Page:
A few years back then-Metro Democratic Club president Bruce Maples suggested the club ask the mayor to come for a visit. Every January, His Honor the Mayor of Louisville-Jefferson County Metro gives a State of the City address to the Downtown Rotary Club at the Galt House. Bruce's bold idea was to have him come at a later date and repeat to some extent the same address. His idea was generally dismissed by those (including this writer) who knew the mayor wasn't apt to bring his road show to a Democratic Club. We were wrong; Bruce was right.

Bruce called the mayor's office and they agreed to schedule us on his calendar. And now we have a tradition. All because Bruce Maples had the audacity to ask.

That tradition repeats itself tonight - weather permitting. In what will be his last State of the City address to the Metro Democratic Club, outgoing Louisville Mayor Jerry E. Abramson will speak to the club tonight at 6:30 pm. The club meets at the American Legion Hall on Bardstown Road, three blocks north of the Watterson.

All are welcome.

To my knowledge, this is the first blog posting wherein I have used the mayor's name. Just a thought.

Tuesday, February 9, 2010

594. Seven Inches among other things

It is snowing here along the Left Bank of the Ohio River near Milepost 606, and it has been since about 2 a.m. I measured the white stuff about an hour ago in my front yard with a reading of 4 inches. The National Weather Service, in one of those instances where they got the forecast exactly right, they are now saying will get at least 3 more inches. Some places already have that much, especially in central and southern Kentucky. It isn't the two or three feet experienced in the Nation's Capital this week, but it is more than I can recall falling around here in several years. Seven inches works for me. I like the snow.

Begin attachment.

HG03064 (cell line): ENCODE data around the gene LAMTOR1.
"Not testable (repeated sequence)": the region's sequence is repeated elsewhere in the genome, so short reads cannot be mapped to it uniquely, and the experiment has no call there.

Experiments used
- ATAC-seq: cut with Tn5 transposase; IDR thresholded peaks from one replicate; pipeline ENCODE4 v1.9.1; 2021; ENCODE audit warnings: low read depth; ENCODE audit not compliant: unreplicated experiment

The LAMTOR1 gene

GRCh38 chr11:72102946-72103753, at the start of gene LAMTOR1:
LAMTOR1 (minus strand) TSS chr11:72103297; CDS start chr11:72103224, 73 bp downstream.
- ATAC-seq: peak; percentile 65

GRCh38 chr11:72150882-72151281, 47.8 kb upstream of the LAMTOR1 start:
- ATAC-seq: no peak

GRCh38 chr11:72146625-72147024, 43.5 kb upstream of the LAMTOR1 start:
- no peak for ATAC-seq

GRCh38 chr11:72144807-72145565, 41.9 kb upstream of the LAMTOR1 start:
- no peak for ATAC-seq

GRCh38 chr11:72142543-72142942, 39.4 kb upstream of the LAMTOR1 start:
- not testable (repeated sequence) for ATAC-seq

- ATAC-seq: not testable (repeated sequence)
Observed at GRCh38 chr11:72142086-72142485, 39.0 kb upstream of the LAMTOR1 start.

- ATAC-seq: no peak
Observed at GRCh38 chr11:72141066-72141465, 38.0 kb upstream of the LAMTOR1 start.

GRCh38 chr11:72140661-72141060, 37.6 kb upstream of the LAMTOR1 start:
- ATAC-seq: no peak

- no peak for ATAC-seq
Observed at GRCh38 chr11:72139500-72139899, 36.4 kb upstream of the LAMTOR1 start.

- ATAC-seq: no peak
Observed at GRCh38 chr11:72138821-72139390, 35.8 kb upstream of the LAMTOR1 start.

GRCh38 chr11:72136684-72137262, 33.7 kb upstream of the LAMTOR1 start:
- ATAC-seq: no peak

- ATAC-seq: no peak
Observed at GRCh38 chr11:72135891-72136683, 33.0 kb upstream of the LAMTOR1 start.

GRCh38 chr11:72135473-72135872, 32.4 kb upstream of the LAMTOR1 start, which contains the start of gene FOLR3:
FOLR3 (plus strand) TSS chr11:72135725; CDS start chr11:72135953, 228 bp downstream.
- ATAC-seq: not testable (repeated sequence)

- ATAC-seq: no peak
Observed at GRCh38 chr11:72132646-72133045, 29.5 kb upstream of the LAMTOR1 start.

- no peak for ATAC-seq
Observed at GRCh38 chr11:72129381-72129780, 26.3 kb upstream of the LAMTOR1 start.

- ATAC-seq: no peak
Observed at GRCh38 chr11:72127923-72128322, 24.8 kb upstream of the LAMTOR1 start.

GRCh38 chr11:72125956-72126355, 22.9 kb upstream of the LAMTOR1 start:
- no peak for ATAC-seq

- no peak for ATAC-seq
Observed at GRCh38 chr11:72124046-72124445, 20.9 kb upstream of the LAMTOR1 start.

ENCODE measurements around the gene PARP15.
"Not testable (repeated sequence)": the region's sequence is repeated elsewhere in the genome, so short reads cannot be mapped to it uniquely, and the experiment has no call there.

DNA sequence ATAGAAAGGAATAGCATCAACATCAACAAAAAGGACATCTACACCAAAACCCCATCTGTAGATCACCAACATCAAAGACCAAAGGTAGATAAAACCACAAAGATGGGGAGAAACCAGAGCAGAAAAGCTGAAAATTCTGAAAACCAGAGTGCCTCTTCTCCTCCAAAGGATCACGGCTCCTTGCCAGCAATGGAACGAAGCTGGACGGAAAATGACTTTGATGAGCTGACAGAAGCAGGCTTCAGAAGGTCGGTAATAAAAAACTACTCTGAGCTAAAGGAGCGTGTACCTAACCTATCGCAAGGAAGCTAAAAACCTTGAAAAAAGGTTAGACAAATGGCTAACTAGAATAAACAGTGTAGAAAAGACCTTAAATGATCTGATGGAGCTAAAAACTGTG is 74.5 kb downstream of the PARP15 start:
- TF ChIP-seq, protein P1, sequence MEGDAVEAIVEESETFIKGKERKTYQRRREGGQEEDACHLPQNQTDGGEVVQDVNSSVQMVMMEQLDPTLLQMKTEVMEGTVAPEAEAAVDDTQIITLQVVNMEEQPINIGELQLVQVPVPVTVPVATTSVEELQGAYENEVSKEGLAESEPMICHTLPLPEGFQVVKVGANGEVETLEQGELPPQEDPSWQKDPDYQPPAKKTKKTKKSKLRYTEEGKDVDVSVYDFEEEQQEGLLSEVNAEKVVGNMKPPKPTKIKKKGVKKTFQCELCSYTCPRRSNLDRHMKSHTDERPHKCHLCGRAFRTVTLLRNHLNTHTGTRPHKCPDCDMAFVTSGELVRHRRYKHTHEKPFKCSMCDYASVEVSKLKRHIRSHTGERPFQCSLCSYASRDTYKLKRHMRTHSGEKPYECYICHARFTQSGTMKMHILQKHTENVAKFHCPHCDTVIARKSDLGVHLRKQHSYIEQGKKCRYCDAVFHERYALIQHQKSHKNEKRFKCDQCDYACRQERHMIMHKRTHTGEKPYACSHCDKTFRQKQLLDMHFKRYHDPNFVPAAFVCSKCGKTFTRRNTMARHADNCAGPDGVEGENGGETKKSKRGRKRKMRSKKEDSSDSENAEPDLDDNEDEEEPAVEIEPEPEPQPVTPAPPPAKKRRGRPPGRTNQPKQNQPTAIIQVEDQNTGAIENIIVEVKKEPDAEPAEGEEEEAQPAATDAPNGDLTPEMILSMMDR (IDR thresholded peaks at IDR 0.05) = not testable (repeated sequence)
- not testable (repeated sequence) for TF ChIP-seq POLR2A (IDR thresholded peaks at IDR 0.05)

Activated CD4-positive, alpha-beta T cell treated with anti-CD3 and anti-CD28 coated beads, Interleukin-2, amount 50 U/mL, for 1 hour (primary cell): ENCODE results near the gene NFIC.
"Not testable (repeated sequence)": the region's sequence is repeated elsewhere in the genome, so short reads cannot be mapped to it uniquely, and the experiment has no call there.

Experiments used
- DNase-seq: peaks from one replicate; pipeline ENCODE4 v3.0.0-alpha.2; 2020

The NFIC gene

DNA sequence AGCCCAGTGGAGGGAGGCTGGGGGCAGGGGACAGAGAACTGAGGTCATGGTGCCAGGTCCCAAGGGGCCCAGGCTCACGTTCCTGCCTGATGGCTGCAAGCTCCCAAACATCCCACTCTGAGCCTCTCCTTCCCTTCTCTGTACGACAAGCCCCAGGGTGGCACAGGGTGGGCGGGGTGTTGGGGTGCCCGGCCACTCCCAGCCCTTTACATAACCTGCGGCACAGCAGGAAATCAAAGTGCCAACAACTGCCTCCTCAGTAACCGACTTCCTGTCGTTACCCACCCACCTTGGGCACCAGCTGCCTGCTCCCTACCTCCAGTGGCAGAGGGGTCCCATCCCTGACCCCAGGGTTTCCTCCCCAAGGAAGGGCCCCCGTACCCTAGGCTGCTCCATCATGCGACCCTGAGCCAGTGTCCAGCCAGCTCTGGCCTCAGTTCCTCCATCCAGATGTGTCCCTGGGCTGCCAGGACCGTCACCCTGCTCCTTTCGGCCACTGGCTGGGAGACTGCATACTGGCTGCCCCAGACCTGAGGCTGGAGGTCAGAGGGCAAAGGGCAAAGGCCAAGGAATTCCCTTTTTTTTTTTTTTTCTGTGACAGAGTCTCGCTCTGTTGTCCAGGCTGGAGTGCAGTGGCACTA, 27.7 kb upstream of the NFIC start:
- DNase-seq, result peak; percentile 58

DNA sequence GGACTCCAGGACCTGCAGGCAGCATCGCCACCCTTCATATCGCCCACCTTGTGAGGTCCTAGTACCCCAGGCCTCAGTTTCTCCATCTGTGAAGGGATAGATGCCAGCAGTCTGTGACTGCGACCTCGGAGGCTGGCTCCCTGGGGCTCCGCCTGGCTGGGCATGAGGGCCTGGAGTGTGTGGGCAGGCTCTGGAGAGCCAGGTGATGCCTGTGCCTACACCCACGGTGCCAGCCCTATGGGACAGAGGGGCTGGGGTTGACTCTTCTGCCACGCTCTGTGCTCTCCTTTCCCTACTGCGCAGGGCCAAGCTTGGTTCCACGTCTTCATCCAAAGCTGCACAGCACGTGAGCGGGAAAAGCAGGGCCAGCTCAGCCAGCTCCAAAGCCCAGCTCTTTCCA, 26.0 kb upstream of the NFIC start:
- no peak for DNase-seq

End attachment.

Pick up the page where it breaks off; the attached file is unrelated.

But as a sign of getting older, something I'll be doing in grand fashion come September, crossing the threshold of a half-century of living, I find myself complaining more and more about "the cold." I first noticed this phenomena - both the cold itself and me complaining about - in 2008 when I was, for the most part, 47. That was the same year I first noticed the wrinkles in my hands. It was also the same year I started rubbing my feet with alcohol, first, followed by baby oil. None of these were things I planned on doing til, you know, later, when I got old. Sunday after church one of the ladies expressed the thought that she was tired of the cold already and didn't like the forecast of snow. My response was I still like the snow. In fact, liking the snow is one of the ways of fighting against the inevitabilites of time. I told her I was afraid to stop liking the snow - that such a change of heart was simply a step which might lead down the slippery slope of aging.

Maybe it has just been the year itself. It has gotten off to a slow start, just as it did last year with the ice storm. Last year I added to the cold by going to Washington and standing in the 17 degree weather for six and half hours waiting to see the new president inaugurated. It took me til March to warm up. I doubt I've been outside (meaning not in the house, car, or other building) for six and half hours thus far this year. And as for travelling, this year's county count thus far is three: Jefferson, Shelby, and Franklin. I haven't even made it to Bullitt. It's very disappointing. And such a start has revealed itself in this year's blog postings. They've been limited to say the least.

For now - meaning right this moment - I'm going to bundle up and take a walk, maybe down to the skatepark or over to Market Street. I've got nothing else to do. Meetings later today may have been cancelled. Tomorrow's schedule includes the Metro Democratic Club's monthly meeting. It is the annual address to the club by His Honor the Mayor of Louisville-Jefferson County Metro, the last one for the current holder of that office as he did not seek re-election. The meeting will be at the American Legion Hall on Bardstown Road. It starts at 6:30 pm.